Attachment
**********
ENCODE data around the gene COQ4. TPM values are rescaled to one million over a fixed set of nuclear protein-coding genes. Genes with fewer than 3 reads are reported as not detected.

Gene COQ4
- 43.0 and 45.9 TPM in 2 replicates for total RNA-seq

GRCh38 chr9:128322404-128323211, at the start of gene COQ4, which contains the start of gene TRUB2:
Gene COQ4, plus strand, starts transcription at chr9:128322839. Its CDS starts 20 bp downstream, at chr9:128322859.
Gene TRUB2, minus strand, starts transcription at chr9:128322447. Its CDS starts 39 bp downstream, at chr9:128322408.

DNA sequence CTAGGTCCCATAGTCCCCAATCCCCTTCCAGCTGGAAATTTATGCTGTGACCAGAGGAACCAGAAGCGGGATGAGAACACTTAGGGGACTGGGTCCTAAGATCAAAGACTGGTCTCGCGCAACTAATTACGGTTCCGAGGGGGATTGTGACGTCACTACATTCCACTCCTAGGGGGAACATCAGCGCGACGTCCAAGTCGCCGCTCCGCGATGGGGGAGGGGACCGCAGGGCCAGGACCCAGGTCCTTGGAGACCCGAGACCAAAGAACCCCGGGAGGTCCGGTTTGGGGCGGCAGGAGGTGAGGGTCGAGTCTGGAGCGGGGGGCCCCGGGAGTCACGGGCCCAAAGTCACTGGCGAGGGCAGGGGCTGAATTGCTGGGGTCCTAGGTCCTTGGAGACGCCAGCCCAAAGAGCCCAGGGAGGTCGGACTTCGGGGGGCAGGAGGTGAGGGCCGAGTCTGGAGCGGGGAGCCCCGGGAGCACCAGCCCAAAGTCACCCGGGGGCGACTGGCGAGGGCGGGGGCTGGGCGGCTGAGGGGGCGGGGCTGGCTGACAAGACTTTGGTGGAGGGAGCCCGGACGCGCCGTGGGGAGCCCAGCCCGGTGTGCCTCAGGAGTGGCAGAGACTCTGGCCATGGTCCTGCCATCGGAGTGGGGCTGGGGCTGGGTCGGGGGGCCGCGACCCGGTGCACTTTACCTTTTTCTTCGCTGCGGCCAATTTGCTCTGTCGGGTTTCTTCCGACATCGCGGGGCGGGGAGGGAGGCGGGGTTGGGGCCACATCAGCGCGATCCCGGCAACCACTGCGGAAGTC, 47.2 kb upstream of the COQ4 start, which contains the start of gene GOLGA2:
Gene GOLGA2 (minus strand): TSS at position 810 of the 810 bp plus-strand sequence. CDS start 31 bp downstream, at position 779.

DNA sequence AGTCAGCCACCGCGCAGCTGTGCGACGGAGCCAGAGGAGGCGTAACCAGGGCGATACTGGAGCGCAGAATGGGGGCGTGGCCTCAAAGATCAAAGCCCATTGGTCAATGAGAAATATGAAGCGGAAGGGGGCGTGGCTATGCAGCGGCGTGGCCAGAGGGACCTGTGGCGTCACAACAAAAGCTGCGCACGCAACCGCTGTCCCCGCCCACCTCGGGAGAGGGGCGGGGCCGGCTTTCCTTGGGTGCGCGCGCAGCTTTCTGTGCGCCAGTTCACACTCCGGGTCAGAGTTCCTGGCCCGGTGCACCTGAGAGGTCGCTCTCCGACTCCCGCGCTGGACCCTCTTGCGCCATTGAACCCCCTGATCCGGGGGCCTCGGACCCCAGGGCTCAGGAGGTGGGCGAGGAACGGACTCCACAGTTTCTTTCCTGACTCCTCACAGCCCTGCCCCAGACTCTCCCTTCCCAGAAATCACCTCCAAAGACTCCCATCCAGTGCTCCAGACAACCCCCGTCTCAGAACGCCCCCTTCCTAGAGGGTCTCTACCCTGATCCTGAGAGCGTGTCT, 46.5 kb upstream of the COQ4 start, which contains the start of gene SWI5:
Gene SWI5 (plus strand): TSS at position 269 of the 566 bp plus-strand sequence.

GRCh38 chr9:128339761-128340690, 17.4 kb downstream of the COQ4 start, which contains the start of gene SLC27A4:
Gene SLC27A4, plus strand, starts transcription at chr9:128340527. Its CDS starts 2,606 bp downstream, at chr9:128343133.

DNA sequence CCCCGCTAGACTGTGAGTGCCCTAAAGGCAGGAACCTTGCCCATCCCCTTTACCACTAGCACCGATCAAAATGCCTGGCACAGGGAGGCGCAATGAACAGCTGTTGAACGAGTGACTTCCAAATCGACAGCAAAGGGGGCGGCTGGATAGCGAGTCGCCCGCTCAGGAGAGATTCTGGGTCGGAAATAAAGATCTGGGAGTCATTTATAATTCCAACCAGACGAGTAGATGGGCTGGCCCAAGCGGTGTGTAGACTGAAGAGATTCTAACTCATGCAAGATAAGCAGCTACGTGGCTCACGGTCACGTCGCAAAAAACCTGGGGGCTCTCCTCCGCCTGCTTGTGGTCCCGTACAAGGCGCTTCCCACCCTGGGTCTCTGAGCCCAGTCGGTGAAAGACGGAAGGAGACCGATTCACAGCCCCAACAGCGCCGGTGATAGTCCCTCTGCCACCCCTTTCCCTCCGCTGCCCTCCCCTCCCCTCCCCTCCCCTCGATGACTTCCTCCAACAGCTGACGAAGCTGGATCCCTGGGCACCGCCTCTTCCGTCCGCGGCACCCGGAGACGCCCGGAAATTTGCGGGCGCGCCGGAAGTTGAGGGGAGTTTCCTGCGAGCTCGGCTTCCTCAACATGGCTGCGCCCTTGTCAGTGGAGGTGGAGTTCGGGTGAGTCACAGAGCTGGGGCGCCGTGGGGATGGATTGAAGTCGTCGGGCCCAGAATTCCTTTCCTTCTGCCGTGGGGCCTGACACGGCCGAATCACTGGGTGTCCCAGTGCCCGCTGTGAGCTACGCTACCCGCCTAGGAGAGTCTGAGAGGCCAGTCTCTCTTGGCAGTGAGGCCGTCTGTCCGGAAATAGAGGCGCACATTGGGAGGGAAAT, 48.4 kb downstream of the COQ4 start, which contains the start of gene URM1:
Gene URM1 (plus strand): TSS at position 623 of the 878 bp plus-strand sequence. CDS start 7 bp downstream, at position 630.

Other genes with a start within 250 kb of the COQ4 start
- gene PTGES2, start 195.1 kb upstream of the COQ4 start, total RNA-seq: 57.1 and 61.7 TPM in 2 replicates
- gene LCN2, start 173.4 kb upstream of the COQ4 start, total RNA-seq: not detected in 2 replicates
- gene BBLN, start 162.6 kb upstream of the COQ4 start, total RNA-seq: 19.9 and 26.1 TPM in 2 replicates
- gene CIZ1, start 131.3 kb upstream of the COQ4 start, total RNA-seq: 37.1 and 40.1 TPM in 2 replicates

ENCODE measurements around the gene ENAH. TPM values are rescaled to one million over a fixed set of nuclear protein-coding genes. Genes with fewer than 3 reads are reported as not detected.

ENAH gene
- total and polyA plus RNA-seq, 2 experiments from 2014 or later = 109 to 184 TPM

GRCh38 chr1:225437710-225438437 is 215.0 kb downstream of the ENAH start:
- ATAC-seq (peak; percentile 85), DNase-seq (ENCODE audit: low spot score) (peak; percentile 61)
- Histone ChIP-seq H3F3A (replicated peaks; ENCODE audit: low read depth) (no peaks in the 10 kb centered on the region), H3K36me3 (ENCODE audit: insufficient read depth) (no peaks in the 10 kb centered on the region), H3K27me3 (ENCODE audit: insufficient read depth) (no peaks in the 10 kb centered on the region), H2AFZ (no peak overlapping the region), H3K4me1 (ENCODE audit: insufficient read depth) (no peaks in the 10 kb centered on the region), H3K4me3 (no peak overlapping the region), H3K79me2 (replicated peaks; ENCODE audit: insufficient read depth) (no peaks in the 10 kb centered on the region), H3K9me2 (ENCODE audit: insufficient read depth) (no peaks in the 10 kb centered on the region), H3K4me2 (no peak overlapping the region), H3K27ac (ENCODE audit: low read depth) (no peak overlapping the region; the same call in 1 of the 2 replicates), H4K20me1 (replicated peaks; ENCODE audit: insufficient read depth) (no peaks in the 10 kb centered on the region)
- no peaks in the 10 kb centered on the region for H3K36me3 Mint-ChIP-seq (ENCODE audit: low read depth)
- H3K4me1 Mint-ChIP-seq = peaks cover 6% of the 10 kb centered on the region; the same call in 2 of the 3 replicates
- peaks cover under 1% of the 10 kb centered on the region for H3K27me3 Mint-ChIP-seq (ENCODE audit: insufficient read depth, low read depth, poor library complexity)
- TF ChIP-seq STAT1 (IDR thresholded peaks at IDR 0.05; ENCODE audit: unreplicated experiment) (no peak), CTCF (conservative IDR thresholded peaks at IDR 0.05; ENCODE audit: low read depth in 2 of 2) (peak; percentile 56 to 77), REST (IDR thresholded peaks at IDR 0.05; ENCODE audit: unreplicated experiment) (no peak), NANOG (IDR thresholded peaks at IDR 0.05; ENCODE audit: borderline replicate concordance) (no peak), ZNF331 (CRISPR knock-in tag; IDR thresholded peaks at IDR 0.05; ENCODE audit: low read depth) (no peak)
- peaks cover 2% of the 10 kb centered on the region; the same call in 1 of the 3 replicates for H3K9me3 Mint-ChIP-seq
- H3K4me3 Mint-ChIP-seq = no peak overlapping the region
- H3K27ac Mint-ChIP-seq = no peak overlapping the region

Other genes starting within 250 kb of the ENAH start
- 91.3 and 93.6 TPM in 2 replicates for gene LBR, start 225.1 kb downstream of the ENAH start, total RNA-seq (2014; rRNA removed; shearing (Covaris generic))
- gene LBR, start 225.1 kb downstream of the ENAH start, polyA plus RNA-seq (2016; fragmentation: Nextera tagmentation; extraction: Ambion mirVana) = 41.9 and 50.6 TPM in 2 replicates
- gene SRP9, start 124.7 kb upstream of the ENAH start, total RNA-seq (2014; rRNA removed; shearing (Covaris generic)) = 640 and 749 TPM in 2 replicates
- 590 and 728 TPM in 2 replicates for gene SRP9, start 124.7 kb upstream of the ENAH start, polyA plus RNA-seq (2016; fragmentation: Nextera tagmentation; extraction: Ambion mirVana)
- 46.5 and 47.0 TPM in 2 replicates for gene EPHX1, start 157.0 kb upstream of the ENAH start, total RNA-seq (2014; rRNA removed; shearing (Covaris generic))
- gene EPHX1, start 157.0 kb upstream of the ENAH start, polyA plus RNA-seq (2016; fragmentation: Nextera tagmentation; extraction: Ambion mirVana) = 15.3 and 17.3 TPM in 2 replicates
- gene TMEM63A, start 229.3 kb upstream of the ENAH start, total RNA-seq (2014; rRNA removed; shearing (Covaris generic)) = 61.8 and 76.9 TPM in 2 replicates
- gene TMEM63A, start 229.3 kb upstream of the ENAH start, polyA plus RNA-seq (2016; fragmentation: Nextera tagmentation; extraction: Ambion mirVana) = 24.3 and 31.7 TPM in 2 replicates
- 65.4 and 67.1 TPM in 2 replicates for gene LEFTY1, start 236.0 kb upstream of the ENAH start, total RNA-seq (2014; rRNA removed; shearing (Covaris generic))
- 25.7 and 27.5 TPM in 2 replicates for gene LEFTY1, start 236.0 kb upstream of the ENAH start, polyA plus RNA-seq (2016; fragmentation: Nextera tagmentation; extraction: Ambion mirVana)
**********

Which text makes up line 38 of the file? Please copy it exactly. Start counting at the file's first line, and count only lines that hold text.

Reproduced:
- 46.5 and 47.0 TPM in 2 replicates for gene EPHX1, start 157.0 kb upstream of the ENAH start, total RNA-seq (2014; rRNA removed; shearing (Covaris generic))